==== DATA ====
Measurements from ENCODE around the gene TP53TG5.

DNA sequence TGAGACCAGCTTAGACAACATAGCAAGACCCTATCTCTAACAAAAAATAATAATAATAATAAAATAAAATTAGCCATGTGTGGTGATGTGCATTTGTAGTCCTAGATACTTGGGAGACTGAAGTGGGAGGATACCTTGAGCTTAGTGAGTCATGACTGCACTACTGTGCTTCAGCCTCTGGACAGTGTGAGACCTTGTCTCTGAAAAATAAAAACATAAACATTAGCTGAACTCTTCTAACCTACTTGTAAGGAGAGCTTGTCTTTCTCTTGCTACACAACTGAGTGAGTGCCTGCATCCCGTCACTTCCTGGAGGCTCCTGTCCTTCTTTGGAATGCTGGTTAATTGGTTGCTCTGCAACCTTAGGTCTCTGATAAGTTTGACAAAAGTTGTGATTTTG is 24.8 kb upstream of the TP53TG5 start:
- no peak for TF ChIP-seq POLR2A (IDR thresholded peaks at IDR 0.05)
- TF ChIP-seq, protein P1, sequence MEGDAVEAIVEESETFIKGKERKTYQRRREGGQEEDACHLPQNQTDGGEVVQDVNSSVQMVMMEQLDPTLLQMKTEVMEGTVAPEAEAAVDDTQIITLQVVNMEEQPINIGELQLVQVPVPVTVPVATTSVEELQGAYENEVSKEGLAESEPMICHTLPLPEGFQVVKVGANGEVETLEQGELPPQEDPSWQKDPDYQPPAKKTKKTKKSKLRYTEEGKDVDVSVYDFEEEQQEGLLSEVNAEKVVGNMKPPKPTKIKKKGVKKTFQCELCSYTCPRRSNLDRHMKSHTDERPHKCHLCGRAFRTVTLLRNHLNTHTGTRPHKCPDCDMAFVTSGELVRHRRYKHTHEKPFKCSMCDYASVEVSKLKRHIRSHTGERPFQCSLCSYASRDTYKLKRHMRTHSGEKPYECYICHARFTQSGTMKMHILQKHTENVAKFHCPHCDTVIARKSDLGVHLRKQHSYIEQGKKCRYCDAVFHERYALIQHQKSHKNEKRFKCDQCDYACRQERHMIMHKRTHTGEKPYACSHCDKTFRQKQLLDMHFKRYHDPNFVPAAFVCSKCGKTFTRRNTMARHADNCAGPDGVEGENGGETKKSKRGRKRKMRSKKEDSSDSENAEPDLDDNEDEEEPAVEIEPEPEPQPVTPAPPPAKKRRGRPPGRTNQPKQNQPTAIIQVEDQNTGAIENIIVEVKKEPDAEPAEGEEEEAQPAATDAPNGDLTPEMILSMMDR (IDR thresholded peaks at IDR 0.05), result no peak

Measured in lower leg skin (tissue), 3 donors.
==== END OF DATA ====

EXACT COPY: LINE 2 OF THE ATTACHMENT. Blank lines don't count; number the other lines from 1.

DNA sequence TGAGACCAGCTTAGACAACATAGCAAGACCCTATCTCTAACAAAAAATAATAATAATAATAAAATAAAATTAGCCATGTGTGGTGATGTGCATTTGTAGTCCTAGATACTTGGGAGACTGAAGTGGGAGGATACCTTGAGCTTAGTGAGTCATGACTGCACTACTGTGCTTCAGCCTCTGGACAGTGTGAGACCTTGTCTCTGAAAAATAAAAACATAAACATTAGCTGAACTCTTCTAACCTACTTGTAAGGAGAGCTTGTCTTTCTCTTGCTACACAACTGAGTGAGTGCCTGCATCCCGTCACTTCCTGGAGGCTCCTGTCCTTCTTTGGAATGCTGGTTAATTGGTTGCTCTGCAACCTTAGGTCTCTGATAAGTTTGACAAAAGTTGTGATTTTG is 24.8 kb upstream of the TP53TG5 start: